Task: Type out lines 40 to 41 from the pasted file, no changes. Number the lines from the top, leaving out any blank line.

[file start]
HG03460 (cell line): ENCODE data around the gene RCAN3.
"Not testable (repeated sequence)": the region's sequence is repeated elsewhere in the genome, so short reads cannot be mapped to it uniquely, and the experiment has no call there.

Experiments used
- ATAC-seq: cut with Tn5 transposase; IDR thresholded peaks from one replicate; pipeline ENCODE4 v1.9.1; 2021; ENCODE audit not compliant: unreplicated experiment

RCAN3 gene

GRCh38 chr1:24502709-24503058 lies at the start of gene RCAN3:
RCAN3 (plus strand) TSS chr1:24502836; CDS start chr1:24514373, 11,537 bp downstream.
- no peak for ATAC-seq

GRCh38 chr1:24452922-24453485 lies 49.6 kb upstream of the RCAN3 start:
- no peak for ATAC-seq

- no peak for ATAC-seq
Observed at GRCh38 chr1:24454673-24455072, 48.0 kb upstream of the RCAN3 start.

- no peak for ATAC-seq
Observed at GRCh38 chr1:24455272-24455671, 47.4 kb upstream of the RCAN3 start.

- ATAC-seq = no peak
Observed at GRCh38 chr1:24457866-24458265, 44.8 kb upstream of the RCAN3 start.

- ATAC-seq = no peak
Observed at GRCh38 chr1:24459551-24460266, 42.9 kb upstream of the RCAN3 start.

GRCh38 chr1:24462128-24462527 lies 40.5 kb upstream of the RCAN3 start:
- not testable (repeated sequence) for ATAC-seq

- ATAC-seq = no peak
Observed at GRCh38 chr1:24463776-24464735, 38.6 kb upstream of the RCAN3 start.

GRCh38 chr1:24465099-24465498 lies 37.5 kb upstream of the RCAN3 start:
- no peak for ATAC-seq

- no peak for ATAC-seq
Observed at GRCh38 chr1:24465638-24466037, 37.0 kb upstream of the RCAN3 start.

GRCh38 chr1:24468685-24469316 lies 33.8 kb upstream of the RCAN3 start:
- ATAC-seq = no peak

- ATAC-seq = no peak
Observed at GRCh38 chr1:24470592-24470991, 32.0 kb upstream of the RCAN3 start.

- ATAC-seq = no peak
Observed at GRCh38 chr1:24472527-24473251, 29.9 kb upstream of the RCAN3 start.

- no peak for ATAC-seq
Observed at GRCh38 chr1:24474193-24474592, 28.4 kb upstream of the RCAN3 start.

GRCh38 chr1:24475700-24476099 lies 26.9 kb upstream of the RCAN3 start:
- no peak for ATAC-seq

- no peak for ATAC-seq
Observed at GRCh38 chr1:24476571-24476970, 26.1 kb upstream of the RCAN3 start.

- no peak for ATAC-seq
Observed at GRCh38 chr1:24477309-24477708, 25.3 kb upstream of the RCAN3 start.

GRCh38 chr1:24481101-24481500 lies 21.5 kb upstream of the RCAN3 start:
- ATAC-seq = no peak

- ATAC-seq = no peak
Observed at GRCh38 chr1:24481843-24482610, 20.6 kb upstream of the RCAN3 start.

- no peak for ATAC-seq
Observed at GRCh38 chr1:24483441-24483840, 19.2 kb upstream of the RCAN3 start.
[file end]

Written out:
Observed at GRCh38 chr1:24477309-24477708, 25.3 kb upstream of the RCAN3 start.

GRCh38 chr1:24481101-24481500 lies 21.5 kb upstream of the RCAN3 start: